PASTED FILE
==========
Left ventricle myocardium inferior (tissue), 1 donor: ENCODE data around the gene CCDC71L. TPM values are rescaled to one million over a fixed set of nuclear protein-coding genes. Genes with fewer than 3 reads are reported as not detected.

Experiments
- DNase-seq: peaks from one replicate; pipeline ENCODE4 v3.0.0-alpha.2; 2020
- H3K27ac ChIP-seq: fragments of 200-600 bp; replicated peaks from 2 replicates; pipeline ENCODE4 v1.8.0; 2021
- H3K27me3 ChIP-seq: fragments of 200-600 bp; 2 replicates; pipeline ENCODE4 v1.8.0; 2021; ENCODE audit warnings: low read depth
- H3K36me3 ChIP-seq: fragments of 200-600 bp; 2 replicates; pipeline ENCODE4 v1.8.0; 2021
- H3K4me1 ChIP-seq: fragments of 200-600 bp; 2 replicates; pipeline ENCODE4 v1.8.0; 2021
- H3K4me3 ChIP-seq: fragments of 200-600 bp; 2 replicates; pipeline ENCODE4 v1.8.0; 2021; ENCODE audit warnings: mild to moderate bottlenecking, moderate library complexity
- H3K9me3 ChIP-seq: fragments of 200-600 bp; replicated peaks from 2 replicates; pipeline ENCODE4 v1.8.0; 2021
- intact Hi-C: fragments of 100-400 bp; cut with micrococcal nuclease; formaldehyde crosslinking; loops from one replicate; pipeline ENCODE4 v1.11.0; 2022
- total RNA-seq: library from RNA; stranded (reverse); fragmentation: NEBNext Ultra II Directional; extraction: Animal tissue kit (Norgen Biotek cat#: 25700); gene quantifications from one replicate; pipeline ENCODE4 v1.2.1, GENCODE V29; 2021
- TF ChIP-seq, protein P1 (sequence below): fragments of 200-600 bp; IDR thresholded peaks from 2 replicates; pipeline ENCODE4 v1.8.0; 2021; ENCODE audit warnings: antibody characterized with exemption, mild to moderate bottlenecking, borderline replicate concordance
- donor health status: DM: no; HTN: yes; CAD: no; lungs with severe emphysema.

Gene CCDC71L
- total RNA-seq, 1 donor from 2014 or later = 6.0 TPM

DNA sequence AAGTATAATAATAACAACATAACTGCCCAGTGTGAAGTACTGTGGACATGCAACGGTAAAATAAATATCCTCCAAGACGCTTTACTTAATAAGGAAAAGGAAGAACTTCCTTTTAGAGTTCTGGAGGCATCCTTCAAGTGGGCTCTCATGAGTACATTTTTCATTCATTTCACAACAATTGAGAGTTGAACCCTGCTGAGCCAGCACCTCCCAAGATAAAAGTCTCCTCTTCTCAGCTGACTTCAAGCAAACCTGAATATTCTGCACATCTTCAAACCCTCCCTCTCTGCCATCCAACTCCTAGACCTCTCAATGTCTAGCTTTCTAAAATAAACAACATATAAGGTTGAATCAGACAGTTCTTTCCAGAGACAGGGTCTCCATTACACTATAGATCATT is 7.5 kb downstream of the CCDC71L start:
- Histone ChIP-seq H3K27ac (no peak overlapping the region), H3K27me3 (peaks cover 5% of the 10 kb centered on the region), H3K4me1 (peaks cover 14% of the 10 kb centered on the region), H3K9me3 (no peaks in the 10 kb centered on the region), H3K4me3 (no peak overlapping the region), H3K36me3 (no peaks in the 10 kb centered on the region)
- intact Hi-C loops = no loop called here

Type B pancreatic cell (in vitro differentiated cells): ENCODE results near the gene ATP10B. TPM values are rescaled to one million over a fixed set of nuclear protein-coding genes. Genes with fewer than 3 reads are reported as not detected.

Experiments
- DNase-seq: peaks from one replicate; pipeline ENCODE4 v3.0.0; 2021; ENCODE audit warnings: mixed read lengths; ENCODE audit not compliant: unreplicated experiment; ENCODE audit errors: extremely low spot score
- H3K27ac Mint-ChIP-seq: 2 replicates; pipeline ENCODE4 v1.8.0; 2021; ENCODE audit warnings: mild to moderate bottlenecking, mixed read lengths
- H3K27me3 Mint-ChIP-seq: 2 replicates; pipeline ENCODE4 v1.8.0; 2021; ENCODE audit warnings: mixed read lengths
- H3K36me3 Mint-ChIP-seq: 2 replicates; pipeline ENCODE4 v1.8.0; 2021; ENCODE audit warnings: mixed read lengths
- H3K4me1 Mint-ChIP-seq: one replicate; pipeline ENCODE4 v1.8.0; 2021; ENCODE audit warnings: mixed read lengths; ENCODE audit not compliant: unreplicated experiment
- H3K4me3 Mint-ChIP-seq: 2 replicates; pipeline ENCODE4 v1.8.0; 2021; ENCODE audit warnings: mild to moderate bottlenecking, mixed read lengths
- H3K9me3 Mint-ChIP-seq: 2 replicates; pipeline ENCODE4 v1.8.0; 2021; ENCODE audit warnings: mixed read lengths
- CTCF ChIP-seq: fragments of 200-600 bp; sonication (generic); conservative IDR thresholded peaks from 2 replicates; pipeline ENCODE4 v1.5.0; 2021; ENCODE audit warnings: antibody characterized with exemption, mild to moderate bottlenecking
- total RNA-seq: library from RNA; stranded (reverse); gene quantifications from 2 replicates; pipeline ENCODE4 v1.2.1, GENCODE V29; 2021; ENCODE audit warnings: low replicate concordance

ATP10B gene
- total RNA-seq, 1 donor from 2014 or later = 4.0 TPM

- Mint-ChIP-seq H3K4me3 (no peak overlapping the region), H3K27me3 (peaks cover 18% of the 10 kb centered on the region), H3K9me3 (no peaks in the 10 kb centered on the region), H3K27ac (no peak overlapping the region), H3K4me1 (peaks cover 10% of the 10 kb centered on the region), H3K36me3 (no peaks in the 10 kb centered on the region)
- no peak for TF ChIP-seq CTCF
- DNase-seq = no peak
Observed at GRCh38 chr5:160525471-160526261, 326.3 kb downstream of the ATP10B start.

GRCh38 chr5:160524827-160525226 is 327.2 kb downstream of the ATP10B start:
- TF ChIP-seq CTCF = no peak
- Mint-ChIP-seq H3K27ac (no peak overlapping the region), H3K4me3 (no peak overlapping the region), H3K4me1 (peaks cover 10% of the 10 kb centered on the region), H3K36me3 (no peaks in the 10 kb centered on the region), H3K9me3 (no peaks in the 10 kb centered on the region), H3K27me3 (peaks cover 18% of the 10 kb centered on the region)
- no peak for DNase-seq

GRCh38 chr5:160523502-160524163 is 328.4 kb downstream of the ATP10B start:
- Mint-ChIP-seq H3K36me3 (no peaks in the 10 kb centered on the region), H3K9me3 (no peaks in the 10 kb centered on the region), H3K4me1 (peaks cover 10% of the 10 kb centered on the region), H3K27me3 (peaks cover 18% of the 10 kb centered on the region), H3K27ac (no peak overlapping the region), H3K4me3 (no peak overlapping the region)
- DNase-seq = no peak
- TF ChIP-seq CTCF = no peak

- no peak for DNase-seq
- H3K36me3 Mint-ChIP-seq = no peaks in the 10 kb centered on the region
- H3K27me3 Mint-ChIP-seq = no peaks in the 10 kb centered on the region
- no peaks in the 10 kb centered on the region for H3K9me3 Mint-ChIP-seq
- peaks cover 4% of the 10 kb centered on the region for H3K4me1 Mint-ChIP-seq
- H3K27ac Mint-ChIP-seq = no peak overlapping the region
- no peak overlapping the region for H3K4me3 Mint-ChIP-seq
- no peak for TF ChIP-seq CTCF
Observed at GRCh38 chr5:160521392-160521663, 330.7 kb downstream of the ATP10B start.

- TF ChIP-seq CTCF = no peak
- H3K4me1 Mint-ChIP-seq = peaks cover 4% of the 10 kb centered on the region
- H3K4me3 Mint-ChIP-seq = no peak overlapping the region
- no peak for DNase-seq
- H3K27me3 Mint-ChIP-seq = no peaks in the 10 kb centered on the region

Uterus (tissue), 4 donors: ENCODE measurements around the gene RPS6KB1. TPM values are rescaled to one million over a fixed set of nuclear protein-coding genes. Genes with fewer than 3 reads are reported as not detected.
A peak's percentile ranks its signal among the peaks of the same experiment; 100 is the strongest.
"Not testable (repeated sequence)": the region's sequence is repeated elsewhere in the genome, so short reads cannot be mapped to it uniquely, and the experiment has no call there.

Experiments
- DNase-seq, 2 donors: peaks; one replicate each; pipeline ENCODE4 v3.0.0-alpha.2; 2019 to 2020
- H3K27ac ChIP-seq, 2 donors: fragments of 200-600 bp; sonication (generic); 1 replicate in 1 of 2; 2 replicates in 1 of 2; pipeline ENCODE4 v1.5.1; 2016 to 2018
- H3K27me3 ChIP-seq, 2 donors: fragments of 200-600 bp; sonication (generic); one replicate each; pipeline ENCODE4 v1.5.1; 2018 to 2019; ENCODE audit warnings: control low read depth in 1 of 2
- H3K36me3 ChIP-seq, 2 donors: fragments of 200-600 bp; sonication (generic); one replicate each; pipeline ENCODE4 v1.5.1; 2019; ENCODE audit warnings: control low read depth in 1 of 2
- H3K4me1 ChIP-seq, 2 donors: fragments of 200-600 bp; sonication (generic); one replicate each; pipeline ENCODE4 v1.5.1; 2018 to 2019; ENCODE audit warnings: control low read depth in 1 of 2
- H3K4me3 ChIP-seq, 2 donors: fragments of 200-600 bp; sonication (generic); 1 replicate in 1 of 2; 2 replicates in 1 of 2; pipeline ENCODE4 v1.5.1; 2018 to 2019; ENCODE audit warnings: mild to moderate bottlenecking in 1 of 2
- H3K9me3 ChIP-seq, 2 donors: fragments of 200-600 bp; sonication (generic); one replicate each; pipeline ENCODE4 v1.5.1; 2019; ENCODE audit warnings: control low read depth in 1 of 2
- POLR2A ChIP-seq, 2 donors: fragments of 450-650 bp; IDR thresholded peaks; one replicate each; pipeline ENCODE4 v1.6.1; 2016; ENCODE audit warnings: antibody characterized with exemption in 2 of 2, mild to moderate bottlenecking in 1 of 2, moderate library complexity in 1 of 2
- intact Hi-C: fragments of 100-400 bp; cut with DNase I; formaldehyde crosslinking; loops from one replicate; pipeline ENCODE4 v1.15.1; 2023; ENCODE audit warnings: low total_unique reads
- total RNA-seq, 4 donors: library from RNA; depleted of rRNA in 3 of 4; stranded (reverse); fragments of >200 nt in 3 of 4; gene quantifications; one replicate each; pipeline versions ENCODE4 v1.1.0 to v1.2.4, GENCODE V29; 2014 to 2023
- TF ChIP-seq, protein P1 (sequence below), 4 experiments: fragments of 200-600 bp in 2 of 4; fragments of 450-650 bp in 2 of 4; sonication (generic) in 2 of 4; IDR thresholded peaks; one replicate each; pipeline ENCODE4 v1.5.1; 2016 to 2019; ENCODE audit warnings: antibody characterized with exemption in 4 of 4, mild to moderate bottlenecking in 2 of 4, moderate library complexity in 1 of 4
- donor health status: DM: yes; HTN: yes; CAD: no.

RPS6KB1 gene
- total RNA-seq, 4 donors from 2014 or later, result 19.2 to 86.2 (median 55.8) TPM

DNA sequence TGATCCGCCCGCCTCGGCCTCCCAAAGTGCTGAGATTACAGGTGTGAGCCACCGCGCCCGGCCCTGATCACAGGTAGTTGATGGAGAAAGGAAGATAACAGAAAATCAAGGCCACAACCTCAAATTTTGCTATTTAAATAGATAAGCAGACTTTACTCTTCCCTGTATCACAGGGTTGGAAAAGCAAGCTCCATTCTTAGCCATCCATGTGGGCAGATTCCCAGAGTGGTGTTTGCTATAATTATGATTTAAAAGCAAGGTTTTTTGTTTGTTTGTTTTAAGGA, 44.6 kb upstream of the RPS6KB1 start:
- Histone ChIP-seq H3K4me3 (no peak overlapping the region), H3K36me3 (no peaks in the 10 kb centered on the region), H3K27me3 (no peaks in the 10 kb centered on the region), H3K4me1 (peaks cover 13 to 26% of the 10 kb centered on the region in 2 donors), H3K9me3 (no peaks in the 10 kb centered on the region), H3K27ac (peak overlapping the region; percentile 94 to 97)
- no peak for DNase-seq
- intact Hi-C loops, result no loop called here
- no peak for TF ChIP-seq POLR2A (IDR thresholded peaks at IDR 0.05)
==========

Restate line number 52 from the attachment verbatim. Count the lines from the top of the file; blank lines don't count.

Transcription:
Observed at GRCh38 chr5:160521392-160521663, 330.7 kb downstream of the ATP10B start.